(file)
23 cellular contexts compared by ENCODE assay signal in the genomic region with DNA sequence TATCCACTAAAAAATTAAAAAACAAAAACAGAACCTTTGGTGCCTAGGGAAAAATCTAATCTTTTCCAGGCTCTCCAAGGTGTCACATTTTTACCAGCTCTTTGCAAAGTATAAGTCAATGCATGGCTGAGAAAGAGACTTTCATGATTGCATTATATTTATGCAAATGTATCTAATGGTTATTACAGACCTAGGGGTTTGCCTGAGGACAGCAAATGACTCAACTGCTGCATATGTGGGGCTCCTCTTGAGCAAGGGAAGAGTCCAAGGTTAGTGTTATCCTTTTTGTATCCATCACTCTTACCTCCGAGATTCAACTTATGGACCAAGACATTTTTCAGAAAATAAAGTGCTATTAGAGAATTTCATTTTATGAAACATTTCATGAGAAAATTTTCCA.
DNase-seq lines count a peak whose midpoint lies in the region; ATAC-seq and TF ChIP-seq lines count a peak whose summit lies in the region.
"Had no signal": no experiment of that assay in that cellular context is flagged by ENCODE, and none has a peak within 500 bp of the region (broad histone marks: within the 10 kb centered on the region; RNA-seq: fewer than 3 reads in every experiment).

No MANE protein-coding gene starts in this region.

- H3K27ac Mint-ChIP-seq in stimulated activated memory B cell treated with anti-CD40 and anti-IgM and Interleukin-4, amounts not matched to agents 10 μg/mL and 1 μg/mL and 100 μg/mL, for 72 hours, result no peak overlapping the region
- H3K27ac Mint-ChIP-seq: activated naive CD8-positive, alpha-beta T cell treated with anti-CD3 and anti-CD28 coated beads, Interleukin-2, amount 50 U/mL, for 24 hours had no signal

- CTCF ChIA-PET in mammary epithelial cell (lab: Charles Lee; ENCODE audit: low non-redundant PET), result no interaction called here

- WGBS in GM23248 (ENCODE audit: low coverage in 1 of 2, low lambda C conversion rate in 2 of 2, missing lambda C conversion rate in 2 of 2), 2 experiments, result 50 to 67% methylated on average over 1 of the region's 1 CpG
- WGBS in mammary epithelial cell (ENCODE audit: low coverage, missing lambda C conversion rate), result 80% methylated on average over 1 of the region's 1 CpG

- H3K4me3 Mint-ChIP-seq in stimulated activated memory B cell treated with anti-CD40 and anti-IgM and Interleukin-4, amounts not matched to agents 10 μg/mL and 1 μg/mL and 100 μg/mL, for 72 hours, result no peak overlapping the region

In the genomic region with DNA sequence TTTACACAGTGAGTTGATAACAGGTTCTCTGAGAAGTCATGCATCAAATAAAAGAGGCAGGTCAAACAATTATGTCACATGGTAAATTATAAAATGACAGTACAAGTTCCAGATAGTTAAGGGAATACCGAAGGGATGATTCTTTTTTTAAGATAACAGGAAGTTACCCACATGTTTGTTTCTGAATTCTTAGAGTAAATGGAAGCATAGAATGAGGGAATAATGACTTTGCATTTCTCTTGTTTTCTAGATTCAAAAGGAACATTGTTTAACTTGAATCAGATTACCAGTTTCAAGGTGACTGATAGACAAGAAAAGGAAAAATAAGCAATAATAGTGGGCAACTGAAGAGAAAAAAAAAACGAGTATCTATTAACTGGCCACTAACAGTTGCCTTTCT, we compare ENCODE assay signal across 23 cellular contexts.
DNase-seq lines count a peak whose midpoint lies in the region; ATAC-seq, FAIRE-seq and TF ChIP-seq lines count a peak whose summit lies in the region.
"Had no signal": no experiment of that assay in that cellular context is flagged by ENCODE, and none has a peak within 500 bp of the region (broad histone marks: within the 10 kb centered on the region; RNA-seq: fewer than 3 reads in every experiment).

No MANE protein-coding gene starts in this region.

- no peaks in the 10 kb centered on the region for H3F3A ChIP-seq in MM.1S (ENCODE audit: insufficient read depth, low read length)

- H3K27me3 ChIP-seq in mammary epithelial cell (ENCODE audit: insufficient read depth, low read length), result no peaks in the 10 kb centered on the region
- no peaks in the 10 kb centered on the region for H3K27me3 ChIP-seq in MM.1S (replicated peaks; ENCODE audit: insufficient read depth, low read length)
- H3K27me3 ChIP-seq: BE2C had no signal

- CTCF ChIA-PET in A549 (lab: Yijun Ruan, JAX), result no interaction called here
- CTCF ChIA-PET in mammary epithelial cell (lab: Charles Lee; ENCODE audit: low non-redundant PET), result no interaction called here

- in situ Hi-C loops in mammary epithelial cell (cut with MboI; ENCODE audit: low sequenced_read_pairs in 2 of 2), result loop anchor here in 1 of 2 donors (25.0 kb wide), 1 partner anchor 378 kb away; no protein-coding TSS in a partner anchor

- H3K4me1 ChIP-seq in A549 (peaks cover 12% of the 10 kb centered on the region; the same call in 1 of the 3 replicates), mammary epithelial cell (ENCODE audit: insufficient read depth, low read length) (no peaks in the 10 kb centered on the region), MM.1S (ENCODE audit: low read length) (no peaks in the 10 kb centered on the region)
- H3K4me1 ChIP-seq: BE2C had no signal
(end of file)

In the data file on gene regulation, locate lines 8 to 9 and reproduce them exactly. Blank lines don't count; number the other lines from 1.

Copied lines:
- WGBS in GM23248 (ENCODE audit: low coverage in 1 of 2, low lambda C conversion rate in 2 of 2, missing lambda C conversion rate in 2 of 2), 2 experiments, result 50 to 67% methylated on average over 1 of the region's 1 CpG
- WGBS in mammary epithelial cell (ENCODE audit: low coverage, missing lambda C conversion rate), result 80% methylated on average over 1 of the region's 1 CpG